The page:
- The Dream, Pierre-Cécile Puvis de Chavannes, 1883
Unspooled from the subconscious and spun out of sleep, our dreams are fleeting yet vivid, magical or commonplace, enchanting or harrowing. However they appear, they always have messages for us, says Stephen Larsen, PhD, coauthor with Tom Verner of The Transformational Power of Dreaming: Discovering the Wishes of the Soul (Inner Traditions, 2017).
The book touches on the history of dreams from ancient times to today, and offers practical tools for working with our nighttime narratives to gain the insights they wish to teach us. The author of several books including Joseph Campbell: A Fire in the Mind, Larsen is professor emeritus of psychology at SUNY Ulster, and he draws from half a century of working with his own dreams and the dreams of his students and therapy clients; he and his wife Robin have led dream workshops for almost 25 years at the Center for Symbolic Studies in New Paltz. I caught up with Stephen Larsen in the real world recently, to talk about the dream world.
Why should we pay attention to our dreams, instead of dismissing them as “just a dream”?
Stephen Larsen: Our dreams might be fanciful, they might be wild, or they might be mundane; they vary from one reality model to the other. Sometimes it’s “Oh my God, I’ve got to get to work on time and there’s road construction.” It might be a daily familiar task. In that case we can say that the dream architect or playwright plucks the subject of the dream from our daily life for the dream reality. Other times our dreams don’t seem to have anything to do with our daily lives; they arise from an unknown source. A dream can take place on a different planet, or with a person that we never have met before. It could be someone from our earlier lives who has died, or the great-great grandfather that you never knew.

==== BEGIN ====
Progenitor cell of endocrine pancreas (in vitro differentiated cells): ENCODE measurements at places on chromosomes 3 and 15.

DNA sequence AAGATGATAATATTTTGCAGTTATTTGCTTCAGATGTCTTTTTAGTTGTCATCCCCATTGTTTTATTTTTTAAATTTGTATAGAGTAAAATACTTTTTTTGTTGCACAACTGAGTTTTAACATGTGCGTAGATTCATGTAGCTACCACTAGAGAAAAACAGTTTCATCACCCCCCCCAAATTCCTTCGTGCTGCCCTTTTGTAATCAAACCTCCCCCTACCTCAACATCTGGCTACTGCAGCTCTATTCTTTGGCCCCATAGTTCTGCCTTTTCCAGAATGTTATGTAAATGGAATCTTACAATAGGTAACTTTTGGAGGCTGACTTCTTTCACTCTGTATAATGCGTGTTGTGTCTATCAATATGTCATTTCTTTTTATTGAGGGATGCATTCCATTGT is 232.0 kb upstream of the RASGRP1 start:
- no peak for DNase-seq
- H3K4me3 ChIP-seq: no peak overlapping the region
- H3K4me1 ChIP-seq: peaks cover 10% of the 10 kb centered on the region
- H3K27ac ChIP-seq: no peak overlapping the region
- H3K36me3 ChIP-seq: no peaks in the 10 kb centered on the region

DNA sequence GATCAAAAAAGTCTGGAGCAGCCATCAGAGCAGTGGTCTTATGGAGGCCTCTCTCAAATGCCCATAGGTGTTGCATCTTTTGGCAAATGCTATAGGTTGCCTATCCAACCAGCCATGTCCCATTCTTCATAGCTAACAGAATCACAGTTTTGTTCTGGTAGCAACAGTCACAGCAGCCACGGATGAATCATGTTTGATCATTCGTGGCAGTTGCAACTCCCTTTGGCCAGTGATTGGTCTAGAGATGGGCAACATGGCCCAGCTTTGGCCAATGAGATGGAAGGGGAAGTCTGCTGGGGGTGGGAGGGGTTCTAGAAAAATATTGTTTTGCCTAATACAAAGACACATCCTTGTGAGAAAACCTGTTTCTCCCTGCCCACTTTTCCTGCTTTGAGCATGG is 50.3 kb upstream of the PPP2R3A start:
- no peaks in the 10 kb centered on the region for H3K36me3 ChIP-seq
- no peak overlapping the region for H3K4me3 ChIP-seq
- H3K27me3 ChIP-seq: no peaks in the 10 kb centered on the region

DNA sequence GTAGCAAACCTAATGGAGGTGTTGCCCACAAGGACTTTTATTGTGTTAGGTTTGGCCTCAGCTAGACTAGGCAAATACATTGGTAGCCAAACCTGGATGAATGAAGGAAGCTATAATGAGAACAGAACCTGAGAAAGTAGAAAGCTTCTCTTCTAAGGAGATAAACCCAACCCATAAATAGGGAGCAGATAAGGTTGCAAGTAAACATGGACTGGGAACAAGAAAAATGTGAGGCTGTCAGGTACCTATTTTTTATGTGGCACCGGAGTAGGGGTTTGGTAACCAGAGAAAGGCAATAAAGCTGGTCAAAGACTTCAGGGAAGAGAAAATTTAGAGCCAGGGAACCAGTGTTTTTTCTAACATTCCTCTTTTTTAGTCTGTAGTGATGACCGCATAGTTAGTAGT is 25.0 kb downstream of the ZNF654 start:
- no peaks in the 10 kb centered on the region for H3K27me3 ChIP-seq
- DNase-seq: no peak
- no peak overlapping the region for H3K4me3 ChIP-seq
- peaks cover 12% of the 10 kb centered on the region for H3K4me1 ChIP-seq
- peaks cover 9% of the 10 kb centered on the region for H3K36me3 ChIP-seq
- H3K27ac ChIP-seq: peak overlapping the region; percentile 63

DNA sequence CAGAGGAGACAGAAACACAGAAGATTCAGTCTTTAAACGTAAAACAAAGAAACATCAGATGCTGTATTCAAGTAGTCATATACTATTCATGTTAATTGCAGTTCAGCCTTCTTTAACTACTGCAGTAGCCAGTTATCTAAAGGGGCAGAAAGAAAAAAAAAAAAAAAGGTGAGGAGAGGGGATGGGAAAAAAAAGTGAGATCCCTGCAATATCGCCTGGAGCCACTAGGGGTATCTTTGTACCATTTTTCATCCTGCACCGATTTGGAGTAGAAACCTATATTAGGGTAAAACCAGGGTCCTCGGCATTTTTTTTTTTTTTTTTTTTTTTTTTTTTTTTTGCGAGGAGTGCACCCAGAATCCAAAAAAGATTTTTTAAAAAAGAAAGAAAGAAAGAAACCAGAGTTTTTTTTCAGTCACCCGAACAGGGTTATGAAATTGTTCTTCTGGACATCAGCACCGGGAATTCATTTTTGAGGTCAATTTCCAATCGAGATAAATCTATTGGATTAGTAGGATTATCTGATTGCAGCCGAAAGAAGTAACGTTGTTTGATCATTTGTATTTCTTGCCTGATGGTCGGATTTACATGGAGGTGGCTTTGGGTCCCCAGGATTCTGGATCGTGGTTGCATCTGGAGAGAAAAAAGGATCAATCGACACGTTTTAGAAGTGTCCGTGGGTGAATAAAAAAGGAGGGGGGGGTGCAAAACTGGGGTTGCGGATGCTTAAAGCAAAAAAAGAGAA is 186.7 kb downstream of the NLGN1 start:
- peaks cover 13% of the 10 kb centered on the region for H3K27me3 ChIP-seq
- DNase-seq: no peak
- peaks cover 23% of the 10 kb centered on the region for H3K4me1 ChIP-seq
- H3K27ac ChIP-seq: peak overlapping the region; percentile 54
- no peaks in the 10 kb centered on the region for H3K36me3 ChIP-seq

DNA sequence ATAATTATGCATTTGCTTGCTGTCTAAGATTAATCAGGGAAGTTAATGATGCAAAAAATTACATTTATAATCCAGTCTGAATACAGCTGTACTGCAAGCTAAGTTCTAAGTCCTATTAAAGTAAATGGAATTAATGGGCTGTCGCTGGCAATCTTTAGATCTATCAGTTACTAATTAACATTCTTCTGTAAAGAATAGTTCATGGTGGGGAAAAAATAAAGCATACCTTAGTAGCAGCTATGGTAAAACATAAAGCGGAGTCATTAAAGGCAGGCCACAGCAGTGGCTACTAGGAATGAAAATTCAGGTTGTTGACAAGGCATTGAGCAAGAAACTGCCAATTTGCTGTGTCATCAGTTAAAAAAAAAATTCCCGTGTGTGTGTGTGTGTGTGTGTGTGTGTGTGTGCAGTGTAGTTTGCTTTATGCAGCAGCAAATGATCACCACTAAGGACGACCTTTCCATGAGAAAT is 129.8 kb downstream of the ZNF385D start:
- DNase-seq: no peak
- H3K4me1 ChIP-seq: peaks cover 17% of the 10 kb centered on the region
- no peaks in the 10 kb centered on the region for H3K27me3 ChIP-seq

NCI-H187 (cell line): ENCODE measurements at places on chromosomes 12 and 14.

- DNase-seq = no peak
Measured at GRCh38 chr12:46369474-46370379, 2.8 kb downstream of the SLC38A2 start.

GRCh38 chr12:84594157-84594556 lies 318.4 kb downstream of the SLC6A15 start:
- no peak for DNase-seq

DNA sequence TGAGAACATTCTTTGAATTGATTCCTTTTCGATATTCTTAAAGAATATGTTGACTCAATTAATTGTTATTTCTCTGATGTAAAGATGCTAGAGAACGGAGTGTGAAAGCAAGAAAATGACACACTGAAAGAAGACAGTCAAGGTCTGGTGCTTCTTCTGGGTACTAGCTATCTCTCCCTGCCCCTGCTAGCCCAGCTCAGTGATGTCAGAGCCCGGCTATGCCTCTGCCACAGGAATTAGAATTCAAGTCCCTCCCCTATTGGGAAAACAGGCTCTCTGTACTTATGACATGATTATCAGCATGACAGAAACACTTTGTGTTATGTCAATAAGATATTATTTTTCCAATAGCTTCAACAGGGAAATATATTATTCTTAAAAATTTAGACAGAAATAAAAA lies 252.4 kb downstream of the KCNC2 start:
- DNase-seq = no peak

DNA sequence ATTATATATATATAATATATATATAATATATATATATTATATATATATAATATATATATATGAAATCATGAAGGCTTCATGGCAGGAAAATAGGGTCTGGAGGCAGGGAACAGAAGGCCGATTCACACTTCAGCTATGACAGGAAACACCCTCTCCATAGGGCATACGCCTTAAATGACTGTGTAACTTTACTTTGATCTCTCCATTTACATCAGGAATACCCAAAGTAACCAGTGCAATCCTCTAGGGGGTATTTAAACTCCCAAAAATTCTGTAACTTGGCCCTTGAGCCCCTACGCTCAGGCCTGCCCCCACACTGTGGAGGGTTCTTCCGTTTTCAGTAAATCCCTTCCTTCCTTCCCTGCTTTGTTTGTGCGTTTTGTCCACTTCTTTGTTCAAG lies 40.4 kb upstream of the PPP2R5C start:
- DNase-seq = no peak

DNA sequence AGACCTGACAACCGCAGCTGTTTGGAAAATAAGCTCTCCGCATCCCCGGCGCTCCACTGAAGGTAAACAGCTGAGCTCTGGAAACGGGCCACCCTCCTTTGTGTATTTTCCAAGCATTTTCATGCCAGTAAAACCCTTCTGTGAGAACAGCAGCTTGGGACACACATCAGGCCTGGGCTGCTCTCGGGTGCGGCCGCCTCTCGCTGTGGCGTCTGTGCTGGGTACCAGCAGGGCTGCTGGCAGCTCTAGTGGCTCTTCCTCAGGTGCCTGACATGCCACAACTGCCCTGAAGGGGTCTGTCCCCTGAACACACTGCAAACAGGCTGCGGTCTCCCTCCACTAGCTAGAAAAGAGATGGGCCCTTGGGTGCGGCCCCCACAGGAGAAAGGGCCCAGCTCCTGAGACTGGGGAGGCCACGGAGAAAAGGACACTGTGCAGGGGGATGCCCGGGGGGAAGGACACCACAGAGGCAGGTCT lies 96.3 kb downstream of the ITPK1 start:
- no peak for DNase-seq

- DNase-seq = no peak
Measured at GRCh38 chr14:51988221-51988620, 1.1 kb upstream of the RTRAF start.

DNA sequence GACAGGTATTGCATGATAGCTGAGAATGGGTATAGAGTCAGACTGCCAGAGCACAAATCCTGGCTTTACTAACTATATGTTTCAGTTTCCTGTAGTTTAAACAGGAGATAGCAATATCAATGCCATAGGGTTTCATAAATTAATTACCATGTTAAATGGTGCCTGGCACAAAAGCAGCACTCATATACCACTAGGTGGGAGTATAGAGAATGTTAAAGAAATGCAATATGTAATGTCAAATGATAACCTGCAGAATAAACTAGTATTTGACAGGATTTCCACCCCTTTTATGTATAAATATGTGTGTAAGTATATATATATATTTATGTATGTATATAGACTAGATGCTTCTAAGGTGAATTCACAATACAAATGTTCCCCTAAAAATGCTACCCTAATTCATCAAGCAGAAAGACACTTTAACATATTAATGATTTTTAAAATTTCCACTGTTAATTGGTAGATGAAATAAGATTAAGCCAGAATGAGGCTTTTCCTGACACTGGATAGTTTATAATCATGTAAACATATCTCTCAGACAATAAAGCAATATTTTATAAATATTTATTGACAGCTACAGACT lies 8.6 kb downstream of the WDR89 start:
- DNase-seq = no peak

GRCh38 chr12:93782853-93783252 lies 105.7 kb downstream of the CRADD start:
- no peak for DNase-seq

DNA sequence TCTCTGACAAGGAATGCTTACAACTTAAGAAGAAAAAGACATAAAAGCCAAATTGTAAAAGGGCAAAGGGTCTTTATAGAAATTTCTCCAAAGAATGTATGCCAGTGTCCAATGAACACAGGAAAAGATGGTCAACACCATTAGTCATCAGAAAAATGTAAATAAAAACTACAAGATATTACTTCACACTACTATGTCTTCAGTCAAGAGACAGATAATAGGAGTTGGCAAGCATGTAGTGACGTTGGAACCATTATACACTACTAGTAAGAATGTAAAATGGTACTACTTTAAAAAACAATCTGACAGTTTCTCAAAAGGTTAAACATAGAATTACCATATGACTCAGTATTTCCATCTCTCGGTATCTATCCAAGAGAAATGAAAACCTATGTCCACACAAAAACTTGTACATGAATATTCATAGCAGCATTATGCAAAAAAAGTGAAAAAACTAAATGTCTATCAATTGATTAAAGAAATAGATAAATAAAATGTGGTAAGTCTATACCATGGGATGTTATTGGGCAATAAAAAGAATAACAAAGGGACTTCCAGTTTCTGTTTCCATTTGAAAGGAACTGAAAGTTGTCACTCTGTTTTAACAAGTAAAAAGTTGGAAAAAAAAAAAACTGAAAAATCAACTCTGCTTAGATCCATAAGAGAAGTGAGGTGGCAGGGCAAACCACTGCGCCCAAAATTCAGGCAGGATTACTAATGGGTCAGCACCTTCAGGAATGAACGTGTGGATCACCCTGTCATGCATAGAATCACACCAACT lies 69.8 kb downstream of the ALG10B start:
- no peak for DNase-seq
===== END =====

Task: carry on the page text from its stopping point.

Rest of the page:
In my training workshops, I scold people for using the phrase “it’s just a dream.” It’s only in this materialistic culture that such a question—why pay attention to our dreams?—would even make sense. Ancient people, Native Americans, even Classical period Greeks or Egyptians would never ask such a question. The Iroquois of New York State believed that if you ignored your dreams you ignored the wishes of your soul, and you could get very sick or be driven mad by nightmares. If someone has a bad dream or a nightmare, it might just be trying to get their attention.
Think of it this way: Dreams are no less sentient than we ourselves are. That is to say, the dreams notice whether you’re paying attention or not. And if you are paying attention, the dreams do a kind of wonderful thing of upping the ante a little bit. You will begin to have more dreams, and they will be more useful to you. If you don’t pay attention to them, you won’t get very much, or every now and then you’ll get a nightmare, and a nightmare is like a wakeup call.
We live in an extroverted culture where we skate on the surface of things but don’t look deeply inside. Our dreams tell us to look inside. Joseph Campbell would say, a myth is a public dream, and a dream is a private myth.
Our dreams are so elusive. How can we remember them better?